In short, each portion of the process is designed to generate an output or accept an input that is platform/machine independent on at least one end....In the "bad old days" of "NC" machines (Numerical Control) a machine was "programmed" to perform operations by directly inputting each "step"...some early "paper fed machines" had long rolls of paper tape with holes punched in them to trigger various machine operations....much like a "Player Piano"....The task of creating the "tape" for any given operation required hundreds if not thousands of man-hours restricting the fiscal viability of NC machines to long production runs.....The evolution of NC to CNC was in large part dictated by the evolution of computer hardware/software and the increasing capabilities of MicroControllers in a stutter-step fashion....until relatively recently all of the software/firmware was proprietary, developed almost exclusively for a fairly limited number of larger industrial corporations with engineers dedicated to the task of implementation....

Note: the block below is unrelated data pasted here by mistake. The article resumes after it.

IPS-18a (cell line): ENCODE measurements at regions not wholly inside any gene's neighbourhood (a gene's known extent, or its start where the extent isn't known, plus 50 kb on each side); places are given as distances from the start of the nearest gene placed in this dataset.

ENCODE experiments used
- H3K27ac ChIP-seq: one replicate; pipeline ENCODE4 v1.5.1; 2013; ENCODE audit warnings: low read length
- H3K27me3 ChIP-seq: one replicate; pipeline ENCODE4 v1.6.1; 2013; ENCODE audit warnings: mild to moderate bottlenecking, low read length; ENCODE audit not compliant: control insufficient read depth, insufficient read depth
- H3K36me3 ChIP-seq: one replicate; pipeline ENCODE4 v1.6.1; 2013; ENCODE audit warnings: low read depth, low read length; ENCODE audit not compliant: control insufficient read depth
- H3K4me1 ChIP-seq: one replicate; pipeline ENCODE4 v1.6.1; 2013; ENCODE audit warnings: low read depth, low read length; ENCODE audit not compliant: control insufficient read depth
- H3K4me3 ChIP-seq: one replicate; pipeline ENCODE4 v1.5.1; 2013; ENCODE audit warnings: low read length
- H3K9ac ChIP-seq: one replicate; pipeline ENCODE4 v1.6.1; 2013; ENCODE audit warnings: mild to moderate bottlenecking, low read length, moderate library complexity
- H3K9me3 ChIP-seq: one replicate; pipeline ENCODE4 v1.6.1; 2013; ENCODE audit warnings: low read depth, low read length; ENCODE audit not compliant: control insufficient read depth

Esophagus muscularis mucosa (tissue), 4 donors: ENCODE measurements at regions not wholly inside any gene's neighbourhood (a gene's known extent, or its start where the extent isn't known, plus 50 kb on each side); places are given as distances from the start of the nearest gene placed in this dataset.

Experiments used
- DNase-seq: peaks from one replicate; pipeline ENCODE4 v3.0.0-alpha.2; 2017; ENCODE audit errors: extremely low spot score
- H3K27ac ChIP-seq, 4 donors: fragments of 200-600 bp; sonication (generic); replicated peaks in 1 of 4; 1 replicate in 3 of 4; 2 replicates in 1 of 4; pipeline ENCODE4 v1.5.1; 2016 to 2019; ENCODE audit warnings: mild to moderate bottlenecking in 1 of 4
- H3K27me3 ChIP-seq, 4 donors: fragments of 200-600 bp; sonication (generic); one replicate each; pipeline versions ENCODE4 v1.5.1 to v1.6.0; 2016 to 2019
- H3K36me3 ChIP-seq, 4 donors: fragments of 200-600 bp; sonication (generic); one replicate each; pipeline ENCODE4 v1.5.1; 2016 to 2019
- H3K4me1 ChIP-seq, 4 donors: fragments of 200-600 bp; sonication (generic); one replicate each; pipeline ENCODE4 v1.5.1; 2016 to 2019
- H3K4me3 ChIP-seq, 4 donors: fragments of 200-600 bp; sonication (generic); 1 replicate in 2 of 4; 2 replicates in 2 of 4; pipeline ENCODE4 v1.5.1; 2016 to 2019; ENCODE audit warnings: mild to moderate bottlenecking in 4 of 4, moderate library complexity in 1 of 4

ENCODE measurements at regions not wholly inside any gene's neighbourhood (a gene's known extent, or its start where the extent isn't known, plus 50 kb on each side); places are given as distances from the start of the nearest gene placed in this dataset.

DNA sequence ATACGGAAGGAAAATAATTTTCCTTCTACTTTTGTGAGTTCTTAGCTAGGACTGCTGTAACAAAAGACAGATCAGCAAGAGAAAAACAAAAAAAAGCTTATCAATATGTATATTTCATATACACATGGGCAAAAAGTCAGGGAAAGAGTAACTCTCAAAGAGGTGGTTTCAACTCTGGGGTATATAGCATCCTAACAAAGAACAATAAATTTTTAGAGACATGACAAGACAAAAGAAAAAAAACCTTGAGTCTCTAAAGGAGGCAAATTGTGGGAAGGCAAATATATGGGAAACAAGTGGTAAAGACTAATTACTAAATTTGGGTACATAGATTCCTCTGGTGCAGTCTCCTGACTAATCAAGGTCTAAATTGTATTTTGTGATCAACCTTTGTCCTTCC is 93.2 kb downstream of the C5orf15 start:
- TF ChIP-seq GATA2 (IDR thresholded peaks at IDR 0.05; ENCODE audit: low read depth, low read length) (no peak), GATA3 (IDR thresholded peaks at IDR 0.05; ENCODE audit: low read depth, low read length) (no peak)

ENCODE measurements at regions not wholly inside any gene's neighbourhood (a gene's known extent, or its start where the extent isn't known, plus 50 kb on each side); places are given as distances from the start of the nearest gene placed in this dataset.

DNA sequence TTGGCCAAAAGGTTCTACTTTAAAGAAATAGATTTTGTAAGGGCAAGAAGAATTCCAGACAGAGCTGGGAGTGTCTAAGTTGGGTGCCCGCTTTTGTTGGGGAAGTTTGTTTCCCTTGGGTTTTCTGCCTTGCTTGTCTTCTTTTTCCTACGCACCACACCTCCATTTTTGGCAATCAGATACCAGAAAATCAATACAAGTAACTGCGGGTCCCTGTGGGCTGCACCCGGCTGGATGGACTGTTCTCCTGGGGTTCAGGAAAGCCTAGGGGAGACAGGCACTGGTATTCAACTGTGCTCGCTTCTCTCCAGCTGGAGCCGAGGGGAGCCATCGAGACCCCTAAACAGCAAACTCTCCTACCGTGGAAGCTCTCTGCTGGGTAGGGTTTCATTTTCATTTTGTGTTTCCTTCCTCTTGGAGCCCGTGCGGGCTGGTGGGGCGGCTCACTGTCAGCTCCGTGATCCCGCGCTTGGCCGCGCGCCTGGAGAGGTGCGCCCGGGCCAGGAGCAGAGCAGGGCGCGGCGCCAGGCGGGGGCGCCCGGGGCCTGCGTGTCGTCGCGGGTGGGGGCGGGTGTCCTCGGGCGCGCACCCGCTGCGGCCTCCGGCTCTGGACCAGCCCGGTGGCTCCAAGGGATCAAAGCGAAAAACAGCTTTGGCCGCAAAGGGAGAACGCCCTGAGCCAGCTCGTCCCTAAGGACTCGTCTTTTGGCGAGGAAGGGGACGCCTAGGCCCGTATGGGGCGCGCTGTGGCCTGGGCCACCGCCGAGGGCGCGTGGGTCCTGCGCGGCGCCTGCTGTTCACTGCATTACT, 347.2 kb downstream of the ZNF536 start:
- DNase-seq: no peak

While "reasonably" priced software has been around for over a decade, "reasonable" for industrial budgets is frequently well out-of-reach for hobbyist.....and to be frank, for quite a while "Pirated Software" was the only economically viable choice for many hobbyist....enter "Open Source" software.....With the advent of the 3D printer revolution "Open Source" Software // Firmware // Hardware has been catapulted from basic functionality with tons of caveats and limitations to the "bleeding edge" of industrial features in a very short time-frame....Sadly, while the "Open Source" software/firmware/hardware revolution has given Hobbyist very powerful tools, the onus of learning to use these tools falls squarely on the shoulders of the Hobbyist and frequently requires a great deal of effort. There really aren't any "short-cuts" or "Easy Buttons" way to "skip" a step and expect some "wizard" to walk you through...though perhaps in the future such features will be available....for now you still have to go through each step....